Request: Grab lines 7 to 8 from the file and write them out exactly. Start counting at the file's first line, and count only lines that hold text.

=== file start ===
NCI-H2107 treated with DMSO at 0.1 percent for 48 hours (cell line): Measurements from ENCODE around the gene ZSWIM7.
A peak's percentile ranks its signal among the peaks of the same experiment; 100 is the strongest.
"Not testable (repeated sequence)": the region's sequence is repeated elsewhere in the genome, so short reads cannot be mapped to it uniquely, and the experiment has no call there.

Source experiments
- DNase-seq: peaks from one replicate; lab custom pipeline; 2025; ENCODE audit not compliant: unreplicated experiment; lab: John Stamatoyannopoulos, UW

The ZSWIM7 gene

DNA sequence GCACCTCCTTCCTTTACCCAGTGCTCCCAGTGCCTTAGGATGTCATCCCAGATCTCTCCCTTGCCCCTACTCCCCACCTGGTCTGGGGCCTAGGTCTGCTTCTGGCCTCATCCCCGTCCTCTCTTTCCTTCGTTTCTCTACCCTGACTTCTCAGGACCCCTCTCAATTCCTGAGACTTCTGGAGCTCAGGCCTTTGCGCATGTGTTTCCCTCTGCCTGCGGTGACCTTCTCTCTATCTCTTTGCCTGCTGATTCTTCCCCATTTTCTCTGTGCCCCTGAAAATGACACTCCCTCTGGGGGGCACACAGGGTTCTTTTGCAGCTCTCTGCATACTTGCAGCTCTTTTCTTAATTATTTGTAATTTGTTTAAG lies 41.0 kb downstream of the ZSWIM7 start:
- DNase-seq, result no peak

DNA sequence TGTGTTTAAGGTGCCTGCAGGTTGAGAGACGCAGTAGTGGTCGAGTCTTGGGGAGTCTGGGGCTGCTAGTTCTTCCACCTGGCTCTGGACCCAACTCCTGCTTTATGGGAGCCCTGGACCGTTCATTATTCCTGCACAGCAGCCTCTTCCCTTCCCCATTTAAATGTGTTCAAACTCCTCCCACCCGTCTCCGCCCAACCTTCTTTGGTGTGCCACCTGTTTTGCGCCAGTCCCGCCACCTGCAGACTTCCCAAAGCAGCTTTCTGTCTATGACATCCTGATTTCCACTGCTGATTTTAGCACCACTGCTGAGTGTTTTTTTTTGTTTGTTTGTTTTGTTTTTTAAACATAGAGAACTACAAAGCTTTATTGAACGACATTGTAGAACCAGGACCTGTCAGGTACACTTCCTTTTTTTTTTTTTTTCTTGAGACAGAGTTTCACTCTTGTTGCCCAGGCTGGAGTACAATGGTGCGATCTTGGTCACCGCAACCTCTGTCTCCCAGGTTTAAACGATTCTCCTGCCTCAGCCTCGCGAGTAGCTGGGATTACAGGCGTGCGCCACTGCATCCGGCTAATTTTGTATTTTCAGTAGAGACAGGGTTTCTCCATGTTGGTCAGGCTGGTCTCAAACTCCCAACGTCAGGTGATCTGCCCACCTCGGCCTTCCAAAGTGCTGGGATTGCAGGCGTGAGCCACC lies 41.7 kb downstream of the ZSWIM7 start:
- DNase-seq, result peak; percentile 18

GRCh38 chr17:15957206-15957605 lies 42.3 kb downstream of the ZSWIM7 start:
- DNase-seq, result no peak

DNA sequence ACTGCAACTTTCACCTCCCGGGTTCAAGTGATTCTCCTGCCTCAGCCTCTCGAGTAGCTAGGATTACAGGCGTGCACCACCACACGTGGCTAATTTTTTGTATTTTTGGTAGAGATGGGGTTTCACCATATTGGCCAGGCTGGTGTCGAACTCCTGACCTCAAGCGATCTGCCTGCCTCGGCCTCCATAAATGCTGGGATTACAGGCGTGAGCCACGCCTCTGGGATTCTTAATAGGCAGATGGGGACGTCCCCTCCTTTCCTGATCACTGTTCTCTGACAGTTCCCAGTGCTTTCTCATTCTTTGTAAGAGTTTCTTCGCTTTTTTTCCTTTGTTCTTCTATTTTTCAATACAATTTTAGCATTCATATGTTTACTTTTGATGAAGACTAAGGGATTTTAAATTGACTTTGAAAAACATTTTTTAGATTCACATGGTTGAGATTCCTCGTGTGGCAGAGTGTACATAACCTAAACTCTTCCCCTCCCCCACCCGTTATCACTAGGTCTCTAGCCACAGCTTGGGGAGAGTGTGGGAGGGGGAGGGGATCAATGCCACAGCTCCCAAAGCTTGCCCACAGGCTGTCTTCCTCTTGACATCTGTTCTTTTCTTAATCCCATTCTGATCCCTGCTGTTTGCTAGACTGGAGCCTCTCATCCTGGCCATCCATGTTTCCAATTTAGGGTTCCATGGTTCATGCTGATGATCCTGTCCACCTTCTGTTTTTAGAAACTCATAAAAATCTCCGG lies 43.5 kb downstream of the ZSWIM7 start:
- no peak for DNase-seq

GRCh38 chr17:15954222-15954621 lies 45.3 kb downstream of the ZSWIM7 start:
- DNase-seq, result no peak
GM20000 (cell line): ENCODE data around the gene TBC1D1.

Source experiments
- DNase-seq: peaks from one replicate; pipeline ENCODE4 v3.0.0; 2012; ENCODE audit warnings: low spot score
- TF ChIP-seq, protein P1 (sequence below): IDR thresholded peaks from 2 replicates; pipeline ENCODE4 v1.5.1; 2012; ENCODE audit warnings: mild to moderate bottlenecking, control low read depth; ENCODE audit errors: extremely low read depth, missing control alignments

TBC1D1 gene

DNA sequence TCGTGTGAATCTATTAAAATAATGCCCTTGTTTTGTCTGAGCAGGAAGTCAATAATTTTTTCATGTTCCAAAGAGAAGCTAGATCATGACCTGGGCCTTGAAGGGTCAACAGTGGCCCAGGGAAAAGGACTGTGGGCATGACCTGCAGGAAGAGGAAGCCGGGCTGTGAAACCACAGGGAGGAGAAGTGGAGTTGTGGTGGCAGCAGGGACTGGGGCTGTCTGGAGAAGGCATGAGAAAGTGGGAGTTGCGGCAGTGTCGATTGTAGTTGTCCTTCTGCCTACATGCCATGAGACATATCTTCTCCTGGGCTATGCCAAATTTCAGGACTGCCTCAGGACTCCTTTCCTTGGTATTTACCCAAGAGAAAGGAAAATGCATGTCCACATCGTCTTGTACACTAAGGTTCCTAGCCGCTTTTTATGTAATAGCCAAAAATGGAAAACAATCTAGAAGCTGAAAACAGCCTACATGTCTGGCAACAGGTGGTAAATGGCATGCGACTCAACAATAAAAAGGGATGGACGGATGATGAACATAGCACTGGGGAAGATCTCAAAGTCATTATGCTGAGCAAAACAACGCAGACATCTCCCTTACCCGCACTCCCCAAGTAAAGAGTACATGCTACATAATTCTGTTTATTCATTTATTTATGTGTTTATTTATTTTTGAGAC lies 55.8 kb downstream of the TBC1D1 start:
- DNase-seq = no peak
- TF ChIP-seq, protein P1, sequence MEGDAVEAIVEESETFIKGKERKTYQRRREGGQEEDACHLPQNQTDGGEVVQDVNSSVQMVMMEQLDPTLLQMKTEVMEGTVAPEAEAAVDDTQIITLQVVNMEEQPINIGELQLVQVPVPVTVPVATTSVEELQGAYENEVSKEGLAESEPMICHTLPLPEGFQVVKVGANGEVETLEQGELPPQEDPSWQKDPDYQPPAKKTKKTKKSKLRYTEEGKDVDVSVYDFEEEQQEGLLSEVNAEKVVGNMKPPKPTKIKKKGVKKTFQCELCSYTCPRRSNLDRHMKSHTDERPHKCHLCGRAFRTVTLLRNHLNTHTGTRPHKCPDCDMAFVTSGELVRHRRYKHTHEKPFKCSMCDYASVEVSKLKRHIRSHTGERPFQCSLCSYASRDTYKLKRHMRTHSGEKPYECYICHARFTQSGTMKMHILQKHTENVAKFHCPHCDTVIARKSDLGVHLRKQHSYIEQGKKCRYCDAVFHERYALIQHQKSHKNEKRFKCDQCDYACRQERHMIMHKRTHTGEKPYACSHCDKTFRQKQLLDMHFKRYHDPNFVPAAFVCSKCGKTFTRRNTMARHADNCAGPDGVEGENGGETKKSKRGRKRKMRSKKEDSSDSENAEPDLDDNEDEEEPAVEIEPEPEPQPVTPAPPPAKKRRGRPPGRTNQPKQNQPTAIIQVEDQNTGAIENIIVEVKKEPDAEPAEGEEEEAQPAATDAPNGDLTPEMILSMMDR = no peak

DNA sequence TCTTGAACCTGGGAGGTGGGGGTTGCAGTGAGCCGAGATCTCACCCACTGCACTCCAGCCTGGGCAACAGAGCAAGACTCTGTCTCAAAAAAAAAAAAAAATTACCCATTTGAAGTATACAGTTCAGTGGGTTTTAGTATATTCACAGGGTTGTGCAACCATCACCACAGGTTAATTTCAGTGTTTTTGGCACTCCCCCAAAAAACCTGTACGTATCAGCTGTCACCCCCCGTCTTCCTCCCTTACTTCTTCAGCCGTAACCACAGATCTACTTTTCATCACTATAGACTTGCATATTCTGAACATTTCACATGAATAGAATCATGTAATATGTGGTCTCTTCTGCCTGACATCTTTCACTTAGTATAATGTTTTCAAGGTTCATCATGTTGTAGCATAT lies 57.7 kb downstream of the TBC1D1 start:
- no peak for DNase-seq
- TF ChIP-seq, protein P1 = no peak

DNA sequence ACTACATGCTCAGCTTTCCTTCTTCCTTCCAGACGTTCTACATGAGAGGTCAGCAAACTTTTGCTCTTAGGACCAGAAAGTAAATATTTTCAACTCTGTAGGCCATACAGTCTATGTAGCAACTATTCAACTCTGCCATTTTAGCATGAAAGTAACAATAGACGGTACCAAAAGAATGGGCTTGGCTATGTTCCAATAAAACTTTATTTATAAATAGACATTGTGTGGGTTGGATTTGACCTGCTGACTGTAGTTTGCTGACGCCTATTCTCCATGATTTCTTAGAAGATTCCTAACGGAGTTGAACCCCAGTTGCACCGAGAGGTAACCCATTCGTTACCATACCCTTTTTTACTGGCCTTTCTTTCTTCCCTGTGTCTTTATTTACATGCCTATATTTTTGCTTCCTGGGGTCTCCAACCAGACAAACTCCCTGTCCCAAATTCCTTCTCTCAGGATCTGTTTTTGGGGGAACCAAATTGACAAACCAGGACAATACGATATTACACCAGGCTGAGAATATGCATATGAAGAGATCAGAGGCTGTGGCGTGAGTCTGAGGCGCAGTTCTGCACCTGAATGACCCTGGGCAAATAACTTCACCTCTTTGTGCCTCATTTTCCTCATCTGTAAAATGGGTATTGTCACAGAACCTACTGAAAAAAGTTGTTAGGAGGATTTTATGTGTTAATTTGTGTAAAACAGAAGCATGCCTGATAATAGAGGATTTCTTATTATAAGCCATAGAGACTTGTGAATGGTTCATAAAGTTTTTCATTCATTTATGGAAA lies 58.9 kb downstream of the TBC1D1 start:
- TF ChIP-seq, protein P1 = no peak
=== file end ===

DNA sequence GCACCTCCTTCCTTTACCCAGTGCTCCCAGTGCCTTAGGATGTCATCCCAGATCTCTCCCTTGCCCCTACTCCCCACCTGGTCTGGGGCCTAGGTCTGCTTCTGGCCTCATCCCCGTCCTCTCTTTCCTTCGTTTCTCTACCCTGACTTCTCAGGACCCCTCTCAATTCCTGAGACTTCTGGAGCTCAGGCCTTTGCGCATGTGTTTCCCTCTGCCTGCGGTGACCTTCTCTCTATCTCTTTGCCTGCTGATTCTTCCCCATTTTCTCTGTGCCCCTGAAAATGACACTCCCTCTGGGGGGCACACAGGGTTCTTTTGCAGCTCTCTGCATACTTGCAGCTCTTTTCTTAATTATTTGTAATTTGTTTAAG lies 41.0 kb downstream of the ZSWIM7 start:
- DNase-seq, result no peak